The Danish Girl
The Danish Girl lacks an immediacy and vibrancy, as well as a genuine sense of emotional connection.
"Windtalkers" comes advertised as the saga of how Navajo Indians used their language to create an unbreakable code that helped win World War II in the Pacific. That's a fascinating, little-known story and might have made a good movie. Alas, the filmmakers have buried it beneath battlefield cliches, while centering the story on a white character played by Nicolas Cage. I was reminded of "Glory," the story of heroic African-American troops in the Civil War, which was seen through the eyes of their white commanding officer. Why does Hollywood find it impossible to trust minority groups with their own stories? The film stars Cage as an Italian-American sergeant who is so gung-ho his men look at him as if he's crazy. Maybe he is. After defending a position past the point of all reason, he survives bloody carnage, is patched up in Hawaii and returns to action in a battle to take Saipan, a key steppingstone in the Pacific war. In this battle he is assigned as the personal watchdog of Pvt. Ben Yahzee (Adam Beach), an almost saintly Navajo. Sgt. Ox Henderson (Christian Slater) is paired with Pvt. Charles Whitehorse (Roger Willie), another Indian. What the Navajos don't know is that the bodyguards have been ordered to kill them, if necessary, to keep them from falling into enemy hands. The code must be protected at all costs.
This is a chapter of history not widely known, and for that reason alone the film is useful. But the director, Hong Kong action expert John Woo, has less interest in the story than in the pyrotechnics, and we get way, way, way too much footage of bloody battle scenes, intercut with thin dialogue scenes that rely on exhausted formulas. We know almost without asking, for example, that one of the white soldiers will be a racist, that another will be a by-the-books commanding officer, that there will be a plucky nurse who believes in the Cage character, and a scene in which a Navajo saves the life of the man who hates him. Henderson and Whitehorse perform duets for the harmonica and Navajo flute, a nice idea, but their characters are so sketchy it doesn't mean much.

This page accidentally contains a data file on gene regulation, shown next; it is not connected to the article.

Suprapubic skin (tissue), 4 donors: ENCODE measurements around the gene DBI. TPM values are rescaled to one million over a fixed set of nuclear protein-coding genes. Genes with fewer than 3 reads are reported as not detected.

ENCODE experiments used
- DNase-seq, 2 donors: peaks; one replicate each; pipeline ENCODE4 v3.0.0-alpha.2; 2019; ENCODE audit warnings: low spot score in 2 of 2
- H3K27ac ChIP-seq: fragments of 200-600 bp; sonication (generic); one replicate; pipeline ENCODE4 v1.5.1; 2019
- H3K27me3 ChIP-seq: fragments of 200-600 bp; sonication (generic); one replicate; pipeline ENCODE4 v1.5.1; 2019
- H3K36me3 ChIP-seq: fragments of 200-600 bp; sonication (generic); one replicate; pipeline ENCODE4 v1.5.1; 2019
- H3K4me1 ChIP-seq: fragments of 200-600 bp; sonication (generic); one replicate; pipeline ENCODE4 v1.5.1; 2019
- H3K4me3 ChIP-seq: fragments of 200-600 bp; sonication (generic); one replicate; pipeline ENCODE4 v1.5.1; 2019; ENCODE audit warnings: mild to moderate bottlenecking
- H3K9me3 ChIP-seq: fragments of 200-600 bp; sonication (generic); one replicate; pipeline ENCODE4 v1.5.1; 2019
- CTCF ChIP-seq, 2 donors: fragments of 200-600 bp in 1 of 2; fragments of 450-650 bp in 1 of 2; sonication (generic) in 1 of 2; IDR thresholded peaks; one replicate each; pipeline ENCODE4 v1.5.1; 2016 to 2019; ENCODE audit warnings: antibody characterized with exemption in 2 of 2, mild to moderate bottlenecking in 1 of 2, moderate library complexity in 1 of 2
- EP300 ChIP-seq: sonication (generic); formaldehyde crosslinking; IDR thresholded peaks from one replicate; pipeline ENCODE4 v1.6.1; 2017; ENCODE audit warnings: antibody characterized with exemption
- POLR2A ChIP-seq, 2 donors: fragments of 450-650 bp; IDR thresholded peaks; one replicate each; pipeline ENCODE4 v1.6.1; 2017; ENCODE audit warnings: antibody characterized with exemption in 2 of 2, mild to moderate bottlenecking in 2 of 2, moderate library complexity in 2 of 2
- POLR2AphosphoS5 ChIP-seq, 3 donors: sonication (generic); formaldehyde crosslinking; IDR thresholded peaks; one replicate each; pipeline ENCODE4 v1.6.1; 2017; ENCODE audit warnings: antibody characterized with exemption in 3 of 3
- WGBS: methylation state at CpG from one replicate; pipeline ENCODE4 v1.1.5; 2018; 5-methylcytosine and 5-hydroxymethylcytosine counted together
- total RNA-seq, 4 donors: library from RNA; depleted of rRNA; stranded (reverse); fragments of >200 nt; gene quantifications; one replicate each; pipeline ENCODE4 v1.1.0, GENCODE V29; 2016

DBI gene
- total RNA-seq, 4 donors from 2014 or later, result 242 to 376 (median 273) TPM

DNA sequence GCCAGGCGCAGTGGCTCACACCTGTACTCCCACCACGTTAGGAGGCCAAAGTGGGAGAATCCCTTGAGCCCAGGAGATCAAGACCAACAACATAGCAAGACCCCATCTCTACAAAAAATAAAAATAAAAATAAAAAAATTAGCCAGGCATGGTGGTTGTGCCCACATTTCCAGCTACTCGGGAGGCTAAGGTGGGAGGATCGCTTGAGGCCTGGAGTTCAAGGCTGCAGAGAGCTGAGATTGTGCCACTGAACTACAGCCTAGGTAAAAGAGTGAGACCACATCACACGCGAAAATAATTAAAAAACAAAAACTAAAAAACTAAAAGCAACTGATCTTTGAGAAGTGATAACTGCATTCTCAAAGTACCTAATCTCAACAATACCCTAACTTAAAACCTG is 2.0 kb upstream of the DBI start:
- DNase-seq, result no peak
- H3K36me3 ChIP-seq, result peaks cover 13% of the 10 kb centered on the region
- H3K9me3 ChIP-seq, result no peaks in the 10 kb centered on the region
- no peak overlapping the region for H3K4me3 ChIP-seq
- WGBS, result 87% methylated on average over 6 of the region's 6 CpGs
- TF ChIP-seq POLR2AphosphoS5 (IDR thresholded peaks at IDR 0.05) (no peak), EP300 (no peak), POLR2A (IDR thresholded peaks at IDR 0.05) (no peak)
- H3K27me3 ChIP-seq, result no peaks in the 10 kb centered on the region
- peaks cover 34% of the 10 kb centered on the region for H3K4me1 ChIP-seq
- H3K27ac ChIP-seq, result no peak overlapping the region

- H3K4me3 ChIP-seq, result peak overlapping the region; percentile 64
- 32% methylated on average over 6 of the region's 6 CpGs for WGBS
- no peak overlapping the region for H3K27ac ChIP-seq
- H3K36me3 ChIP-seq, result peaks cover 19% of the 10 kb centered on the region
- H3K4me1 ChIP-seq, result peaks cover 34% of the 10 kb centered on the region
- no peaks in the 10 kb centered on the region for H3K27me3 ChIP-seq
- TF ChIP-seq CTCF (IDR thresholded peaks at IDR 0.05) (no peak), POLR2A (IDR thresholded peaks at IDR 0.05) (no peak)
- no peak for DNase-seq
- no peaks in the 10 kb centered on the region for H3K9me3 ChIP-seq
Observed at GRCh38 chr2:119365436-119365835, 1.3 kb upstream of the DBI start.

The battle sequences are where Woo's heart lies, and he is apparently trying to one-up "Saving Private Ryan," "We Were Soldiers" and the other new entries in the ultraviolent, unapologetically realistic battle film sweepstakes. Alas, the battles in "Windtalkers" play more like a video game. Although Woo is Asian, he treats the enemy Japanese troops as pop-up targets, a faceless horde of screaming maniacs who run headlong into withering fire. Although Americans take heavy casualties (there is a point at which we assume everyone in the movie will be killed), the death ratio is about 30 to 1 against the Japanese. Since they are defending dug-in positions and the Americans are often exposed, this seems unlikely.
The point of the movie is that the Navajos are able to use their code in order to radio information, call in strikes and allow secret communication. In the real war, I imagine, this skill was most useful in long-range strategic radio communication. "Windtalkers" devotes minimal time to the code talkers, however, and when they do talk, it's to phone in coordinates for an air strike against big Japanese guns. Since these guns cannot be moved before airplanes arrive, a call in English would have had about the same effect. That Woo shows the Windtalkers in the heat of battle is explained, I think, because he wants to show everything in the heat of battle. The wisdom of assigning two precious code talkers to a small group of front-line soldiers in a deadly hand-to-hand fight situation seems questionable, considering there are only 400 Navajos in the Pacific theater.
The Indians are seen one-dimensionally as really nice guys. The only character of any depth is Cage's Sgt. Enders, who seems to hover between shell-shock and hallucinatory flashbacks. There is a final scene between Enders and Yahzee, the Navajo, that reminded me of the male bonding in other Woo movies, in which you may have to shoot the other guy to prove how much you love him. But since the movie has labored to kill off all the supporting characters and spare only the stars, we are in the wrong kind of suspense: Instead of wondering which of these people will survive, we wonder which way the picture will jump in retailing war-movie formulas.
There is a way to make a good movie like "Windtalkers," and that's to go the indie route. A low-budget Sundance-style picture would focus on the Navajo characters, their personalities and issues. The moment you decide to make "Windtalkers" a big-budget action movie with a major star and lots of explosions, flying bodies and stunt men, you give up any possibility that it can succeed on a human scale. The Navajo code talkers have waited a long time to have their story told. Too bad it appears here merely as a gimmick in an action picture.
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